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2002-11-11 - 2:24 p.m.


It snowed this morning! I was still in bed (although awake) when The Scientist shouted from the living room, "It's snowing! Big flakes!" He came into the bedroom and opened the curtain so I could lie in bed and watch the snow falling. None of it stuck to the ground, and in fact it stopped after only a few minutes, but it was the official First Snow of the Season.


Last night there was a huge thunderstorm. I was playing tennis and suddenly we heard the patter of rain on the roof. Then a deluge. Then loud thunder. More rain. The rain had tapered off by the time I left, which was fortunate because The Scientist and I had to carry in groceries from the car.

I spent my weekend in typical news isolation (my weekend TV consists of many episodes of This Old House and that's about it). I was shocked when I realized this morning that what had been a thunderstorm for us had been tornadoes for other people. Over 30 people died.


I'm warning you now, don't go to http://www.ebertandroper.com (I'm making it harder for you by not linking). I was looking for their review of 8 Mile and entered that as a logical place to find them on the web. No. Wrong. Porn. Adults only. Since my internet connection is sponsored by work, I did not click any further.

8 Mile is getting good reviews. I knew it! I've wanted to see it since the first time I saw the preview. People, that was back on August 19th, before all the hype.


Karyn is out of debt. For those of you who haven't been following this internet story, Karyn is a late-20s woman who got herself into $20,000 worth of credit card debt, lost her job, figured out it would take decades to pay off her debt, and launched a website where people could donate money to her so she could pay off her debt. After only a few months, she has broken even, according to CNN.com.

I have really mixed feelings about this. Karyn did make the necessary lifestyle changes to get out of debt--she found a cheaper apartment with roommates, stopped shopping, sold stuff on eBay, put her own money towards her debt reduction, etc. But over $13,000 came from donations (which leaves less than $7,000 that Karyn herself paid off). What did she do to deserve all this money? She made a little website and she asked for it.

One the one hand, I see a spoiled white girl who didn't take responsibility for her actions and got bailed out by strangers to the tune of 13 grand. On the other hand, I see a resourceful woman who did what it took to get out of a bad financial situation that she fully admits was her own fault (and who says she's learned her lesson and that it won't happen again).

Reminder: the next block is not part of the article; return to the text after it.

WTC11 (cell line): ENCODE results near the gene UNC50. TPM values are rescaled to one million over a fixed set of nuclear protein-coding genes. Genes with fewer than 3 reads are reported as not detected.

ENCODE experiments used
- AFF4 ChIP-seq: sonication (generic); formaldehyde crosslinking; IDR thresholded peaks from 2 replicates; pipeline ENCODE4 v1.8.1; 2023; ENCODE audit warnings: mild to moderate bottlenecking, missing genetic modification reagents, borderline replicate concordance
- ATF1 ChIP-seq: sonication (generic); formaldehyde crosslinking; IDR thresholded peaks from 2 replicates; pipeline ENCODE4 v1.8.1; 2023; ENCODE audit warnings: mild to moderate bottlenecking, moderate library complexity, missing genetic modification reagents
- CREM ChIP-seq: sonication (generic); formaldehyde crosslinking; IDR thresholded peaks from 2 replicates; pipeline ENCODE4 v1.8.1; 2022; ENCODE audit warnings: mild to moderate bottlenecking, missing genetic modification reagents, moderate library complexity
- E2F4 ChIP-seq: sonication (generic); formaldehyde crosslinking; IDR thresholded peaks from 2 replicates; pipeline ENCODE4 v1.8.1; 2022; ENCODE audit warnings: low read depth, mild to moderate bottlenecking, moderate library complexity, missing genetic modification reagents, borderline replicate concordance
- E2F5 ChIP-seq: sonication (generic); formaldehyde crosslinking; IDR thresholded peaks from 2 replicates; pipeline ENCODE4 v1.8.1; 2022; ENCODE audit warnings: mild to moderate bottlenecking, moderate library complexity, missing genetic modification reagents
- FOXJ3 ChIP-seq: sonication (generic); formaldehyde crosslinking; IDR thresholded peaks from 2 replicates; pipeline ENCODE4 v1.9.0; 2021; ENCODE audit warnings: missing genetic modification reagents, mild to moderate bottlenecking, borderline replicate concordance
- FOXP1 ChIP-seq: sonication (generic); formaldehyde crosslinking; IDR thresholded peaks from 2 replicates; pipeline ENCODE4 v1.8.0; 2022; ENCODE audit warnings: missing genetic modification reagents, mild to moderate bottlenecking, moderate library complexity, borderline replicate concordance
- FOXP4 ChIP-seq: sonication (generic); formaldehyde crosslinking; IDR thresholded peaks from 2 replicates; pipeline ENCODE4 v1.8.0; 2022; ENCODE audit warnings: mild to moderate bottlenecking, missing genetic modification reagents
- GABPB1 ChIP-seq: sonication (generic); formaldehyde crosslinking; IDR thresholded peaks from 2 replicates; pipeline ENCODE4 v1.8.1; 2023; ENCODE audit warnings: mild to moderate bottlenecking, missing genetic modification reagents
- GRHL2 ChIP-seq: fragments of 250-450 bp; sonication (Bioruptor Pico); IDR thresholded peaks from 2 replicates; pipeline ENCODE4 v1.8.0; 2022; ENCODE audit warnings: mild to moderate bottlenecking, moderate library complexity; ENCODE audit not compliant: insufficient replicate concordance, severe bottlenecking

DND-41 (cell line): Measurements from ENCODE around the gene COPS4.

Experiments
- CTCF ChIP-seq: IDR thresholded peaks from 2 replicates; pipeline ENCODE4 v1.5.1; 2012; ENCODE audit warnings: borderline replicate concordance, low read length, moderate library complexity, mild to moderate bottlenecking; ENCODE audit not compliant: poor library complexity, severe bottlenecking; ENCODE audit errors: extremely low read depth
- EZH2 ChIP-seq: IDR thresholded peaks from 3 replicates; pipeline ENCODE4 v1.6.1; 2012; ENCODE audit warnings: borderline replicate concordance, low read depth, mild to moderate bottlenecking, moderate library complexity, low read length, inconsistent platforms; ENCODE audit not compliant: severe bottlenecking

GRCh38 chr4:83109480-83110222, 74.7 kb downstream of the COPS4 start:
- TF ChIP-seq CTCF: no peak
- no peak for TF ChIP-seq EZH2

This issue hits particularly close to home for me because I was Karyn. Not literally, but I was in a similar situation. Credit card debt of my own making and beyond my means to pay back within the near future. It weighed me down. It gave me nightmares. It made me want to eat pints of ice cream. I avoided thinking about it. I avoided doing anything about it besides paying my minimum monthly payments. I was ashamed. I was terrified. I was unable to fix it. And finally, I got out of it.

Like Karyn, I got out of debt partly by making lifestyle changes. I stopped (mostly) buying things I couldn't pay cash for. I went out less. I worked more hours when I was a freelancer and sent more of my paychecks to Visa and Mastercard. I had setbacks (huge tax bill to the IRS from when I was a freelancer). I got a full-time job with benefits. I cancelled any card I could. I transferred balances around to low interest cards. I never once told my family about it. I only told one friend the extent of my problems. It turned out she had them too, only worse.

Do you know what finally put me over the edge and let me pay everything off? The Scientist. We met, started dating, fell in love, and got married. We talked about money. I told him about my problems with credit card debt. He was shocked, but it didn't make him stop loving me. We talked about how it had happened and what I was doing to get out of it. I transferred balances some more. He gave me loans. I got a better job that paid a third again more than my previous salary. We spent our wedding money paying off the last of my credit card debt. Not all of our wedding money (some went to the honeymoon and the wedding expenses we paid for), but a good chunk of it.

It's been over a year since I've been out of debt. We've added some debt of our own (bought a couch on credit, but paid it off before any interest was due; bought a TV, DVD, and TiVo on credit but are also paying those off before interest is due; bought a car) but it's all manageable. It's all no interest (except for the car) if we pay it off within a set amount of time, which we do. Every time. It's not the 18% or 20% interest I was living with before I realized that I could transfer debt to lower interest credit cards. We have a savings account. We met with a financial planner (my work paid for half the fee). We have financial goals and are getting together a plan to turn them into reality. A plan that we should actually be able to accomplish.

When I think back to when I thought I'd never be out of debt, even though I was stressed out and upset about it I didn't realize how much of a burden would be lifted once I was debt free. There's no more shame and guilt and terror when I think about money. Instead, there's satisfaction and hope and happiness.

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